"As They Grow..."
Using Bubbles as a Teaching Tool
Bubbles are an image of summer fun. But they can be more than just a toy, they can be a great teaching tool to help your child learn new skills.
“More, more, more!” Because bubbles pop, they are a great reinforce that your child has to keep asking for (unlike a toy that you would have to take away to get them to repeated request more). After it pops, WAIT, and as your child reaches for it or vocalizes, say “more” and even model the sign (on each hand, bring your fingertips and thumb together and then touch the tips the other finger’s hands repeatedly). If your child is saying “more” model two word phrase, such as “more bubble”. Expand your child’s vocabulary with words like: pop, wet, up/down” and turn taking (my/your turn).
When your child really wants something, that is when they are most likely to talk more. Let you child know you are going to play with bubbles, even give them the container (but don’t open it). This will create the opportunity for your child to request “help” or “open”. Create more problems around the activity for your child, ask “How should we open it?” and give some choices, “turn or tap”. Don’t immediately take the wand out, let them try and if they struggle, put your finger in and give some suggestions “wand out or stir”. Do what your child says (even if it’s wrong) and let you child experience the power of communication.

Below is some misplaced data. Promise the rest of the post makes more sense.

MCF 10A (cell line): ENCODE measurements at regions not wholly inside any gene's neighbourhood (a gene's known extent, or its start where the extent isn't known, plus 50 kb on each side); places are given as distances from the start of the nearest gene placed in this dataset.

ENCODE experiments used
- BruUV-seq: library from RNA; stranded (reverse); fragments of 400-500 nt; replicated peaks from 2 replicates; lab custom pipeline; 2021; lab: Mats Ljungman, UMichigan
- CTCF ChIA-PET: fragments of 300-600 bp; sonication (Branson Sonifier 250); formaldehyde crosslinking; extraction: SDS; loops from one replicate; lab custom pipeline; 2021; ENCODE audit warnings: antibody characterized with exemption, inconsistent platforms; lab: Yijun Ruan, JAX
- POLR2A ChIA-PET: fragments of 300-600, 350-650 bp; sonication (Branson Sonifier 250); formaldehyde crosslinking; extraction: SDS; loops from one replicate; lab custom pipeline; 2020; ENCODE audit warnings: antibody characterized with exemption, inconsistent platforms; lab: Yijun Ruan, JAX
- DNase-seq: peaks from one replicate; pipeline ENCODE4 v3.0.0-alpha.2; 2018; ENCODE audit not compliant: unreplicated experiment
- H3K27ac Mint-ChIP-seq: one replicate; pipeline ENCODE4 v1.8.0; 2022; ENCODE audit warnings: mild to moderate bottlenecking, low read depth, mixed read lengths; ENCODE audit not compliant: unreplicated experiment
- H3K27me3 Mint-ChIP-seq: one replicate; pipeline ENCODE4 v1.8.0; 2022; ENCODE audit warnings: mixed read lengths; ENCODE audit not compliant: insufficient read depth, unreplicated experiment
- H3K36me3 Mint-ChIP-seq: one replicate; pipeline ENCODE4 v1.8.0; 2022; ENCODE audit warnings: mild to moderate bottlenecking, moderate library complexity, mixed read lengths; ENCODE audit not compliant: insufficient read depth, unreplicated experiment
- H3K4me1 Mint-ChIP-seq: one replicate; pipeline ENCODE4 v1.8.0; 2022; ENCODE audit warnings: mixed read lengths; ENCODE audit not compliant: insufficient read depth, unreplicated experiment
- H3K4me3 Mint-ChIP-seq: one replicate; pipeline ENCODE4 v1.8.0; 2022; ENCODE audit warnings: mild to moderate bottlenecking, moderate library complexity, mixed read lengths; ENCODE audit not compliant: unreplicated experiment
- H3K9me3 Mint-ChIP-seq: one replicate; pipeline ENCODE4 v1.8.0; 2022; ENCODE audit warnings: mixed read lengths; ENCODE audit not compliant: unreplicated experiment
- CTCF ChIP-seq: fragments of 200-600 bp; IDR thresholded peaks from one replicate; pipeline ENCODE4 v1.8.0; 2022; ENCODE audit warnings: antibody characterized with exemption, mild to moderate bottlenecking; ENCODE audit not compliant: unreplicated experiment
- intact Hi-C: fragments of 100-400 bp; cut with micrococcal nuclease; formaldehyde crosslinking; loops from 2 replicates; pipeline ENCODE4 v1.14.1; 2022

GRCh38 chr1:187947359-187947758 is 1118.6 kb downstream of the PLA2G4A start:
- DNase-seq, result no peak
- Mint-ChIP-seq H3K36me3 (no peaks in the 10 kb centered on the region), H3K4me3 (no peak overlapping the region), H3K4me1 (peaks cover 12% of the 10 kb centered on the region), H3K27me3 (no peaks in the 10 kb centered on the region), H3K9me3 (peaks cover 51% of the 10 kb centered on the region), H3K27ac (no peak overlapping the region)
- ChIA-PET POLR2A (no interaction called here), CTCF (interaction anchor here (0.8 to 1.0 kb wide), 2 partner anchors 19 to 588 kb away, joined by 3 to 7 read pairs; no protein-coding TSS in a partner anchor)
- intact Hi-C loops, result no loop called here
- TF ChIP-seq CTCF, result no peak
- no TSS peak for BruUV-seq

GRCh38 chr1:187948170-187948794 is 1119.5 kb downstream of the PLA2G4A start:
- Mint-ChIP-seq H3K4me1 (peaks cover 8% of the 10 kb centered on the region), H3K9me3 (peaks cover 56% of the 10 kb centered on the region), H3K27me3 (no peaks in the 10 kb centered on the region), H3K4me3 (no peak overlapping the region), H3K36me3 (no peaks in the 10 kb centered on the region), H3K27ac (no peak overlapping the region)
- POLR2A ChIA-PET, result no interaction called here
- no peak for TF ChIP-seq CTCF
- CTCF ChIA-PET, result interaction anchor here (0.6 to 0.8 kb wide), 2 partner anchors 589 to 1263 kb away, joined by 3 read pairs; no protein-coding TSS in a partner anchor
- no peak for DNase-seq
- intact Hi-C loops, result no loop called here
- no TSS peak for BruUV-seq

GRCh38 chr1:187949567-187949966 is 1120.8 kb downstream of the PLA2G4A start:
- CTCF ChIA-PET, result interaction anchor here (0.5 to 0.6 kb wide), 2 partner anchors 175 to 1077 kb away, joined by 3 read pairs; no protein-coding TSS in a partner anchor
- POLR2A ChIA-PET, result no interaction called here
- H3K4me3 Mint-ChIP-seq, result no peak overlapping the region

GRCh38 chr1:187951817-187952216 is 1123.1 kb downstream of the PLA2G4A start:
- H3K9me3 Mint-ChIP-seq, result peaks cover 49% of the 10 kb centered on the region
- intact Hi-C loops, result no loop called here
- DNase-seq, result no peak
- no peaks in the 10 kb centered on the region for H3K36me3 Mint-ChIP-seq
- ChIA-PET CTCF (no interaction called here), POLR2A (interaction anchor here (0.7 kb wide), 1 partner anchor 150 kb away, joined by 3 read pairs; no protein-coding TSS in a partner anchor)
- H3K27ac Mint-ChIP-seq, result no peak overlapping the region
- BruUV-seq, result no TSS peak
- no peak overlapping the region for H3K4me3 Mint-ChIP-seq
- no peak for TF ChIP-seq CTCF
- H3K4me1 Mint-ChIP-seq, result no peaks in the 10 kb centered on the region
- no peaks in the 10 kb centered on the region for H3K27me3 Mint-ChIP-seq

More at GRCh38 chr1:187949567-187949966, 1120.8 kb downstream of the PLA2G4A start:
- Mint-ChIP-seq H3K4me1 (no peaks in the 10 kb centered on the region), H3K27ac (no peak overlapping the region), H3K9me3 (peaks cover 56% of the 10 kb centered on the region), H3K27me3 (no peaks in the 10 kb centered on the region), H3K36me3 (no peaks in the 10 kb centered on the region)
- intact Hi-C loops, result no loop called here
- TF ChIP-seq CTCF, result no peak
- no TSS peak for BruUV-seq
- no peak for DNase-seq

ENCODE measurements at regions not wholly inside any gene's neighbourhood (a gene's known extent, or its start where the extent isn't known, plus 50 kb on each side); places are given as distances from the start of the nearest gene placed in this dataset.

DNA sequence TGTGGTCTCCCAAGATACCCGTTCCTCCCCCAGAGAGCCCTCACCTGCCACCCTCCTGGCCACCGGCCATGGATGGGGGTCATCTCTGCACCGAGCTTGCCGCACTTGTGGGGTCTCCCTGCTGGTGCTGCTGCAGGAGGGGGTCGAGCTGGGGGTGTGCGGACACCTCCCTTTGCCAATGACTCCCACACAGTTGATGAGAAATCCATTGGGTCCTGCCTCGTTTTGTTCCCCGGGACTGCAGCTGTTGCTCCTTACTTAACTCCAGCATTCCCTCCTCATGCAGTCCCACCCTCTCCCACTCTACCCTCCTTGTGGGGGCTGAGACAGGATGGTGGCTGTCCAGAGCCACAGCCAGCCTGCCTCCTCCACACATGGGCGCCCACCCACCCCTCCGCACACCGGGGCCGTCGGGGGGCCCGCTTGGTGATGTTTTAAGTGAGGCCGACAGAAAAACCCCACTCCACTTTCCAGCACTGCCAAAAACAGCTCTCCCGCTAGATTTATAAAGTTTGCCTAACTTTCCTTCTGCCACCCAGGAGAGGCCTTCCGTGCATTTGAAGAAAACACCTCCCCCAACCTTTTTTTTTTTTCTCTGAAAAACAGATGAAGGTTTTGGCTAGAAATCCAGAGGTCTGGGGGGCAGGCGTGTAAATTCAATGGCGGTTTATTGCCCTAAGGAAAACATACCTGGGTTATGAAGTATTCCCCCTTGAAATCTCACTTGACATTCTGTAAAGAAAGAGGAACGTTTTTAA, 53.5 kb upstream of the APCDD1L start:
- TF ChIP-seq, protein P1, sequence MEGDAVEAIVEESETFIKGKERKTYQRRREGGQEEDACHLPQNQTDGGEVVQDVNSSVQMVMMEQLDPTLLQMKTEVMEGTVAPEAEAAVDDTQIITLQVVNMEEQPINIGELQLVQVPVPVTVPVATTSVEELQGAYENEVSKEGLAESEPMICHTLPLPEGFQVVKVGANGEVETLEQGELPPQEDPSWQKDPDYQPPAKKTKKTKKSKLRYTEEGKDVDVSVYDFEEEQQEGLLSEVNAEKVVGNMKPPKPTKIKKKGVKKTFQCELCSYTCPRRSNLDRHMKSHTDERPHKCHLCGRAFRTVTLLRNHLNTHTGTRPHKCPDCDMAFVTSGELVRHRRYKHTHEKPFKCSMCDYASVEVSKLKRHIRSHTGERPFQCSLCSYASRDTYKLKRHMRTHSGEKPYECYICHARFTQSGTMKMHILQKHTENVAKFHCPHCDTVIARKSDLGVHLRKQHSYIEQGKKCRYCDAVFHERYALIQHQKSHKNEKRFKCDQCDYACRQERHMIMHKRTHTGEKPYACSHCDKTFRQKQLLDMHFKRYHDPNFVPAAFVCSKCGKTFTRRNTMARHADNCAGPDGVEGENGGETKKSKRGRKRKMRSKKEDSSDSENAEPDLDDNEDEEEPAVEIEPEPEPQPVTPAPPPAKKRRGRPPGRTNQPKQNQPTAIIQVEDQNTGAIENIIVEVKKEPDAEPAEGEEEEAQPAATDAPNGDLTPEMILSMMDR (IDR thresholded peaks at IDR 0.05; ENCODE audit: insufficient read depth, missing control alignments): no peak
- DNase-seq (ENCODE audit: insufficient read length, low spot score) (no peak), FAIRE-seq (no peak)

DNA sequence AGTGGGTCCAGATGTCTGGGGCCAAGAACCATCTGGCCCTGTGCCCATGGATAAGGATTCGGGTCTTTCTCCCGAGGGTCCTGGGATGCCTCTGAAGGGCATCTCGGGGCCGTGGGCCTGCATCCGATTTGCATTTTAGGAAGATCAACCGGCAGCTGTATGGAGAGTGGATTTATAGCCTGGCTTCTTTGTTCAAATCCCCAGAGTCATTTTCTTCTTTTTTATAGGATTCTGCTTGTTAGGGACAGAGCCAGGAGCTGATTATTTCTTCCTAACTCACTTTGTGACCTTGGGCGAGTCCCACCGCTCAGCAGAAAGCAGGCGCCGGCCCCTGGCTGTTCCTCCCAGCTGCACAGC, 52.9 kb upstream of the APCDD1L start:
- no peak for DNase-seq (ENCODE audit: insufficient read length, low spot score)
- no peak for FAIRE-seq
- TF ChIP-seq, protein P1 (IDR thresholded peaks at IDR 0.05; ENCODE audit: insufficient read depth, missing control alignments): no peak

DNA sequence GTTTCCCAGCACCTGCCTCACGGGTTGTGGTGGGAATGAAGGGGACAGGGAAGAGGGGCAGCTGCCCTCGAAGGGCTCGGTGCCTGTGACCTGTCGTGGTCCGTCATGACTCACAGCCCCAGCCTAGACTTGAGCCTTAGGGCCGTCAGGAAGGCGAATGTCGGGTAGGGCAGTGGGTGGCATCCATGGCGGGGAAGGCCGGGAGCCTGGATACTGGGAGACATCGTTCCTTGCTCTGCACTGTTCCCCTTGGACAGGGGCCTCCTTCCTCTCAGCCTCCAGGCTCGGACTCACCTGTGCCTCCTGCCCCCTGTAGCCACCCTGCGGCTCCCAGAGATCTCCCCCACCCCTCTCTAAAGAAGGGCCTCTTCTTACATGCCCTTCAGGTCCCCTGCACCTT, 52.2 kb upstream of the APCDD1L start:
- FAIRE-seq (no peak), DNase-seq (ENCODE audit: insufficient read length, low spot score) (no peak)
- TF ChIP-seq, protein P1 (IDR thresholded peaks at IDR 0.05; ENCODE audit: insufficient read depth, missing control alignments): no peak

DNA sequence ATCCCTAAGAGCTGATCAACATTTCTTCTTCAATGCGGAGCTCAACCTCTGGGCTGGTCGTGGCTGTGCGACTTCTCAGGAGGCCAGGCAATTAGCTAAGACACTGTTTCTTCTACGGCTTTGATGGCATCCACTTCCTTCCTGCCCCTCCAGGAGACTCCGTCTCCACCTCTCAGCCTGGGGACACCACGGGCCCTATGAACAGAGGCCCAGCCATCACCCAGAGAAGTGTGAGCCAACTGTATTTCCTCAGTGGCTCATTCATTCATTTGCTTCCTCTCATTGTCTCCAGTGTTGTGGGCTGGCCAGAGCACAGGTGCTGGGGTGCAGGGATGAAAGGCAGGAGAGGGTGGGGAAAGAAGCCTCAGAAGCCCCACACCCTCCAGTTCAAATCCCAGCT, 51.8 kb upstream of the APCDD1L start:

Blowing from a bubble wand requires a child to round their lips and use graded breath. This skill is the foundation of producing speech sounds, such as “ooo”, “oh”, “ow”, “w” (you also use your lips together to make other speech sounds like “p, b, m”). It can be frustrating for a child when the bubble won’t blow. Make sure your child is sitting up straight and supported for the best breath support. Cut a straw to 2-3 inches in length and place it in your child’s mouth to get his/her lips rounded. Place the wand in front of the straw and model blowing slow. As your child becomes successful, remove the straw once he/she starts blowing or gets the movement down without it.
Article written by Pediatric Interactions Clinical Director, Sarah Rosten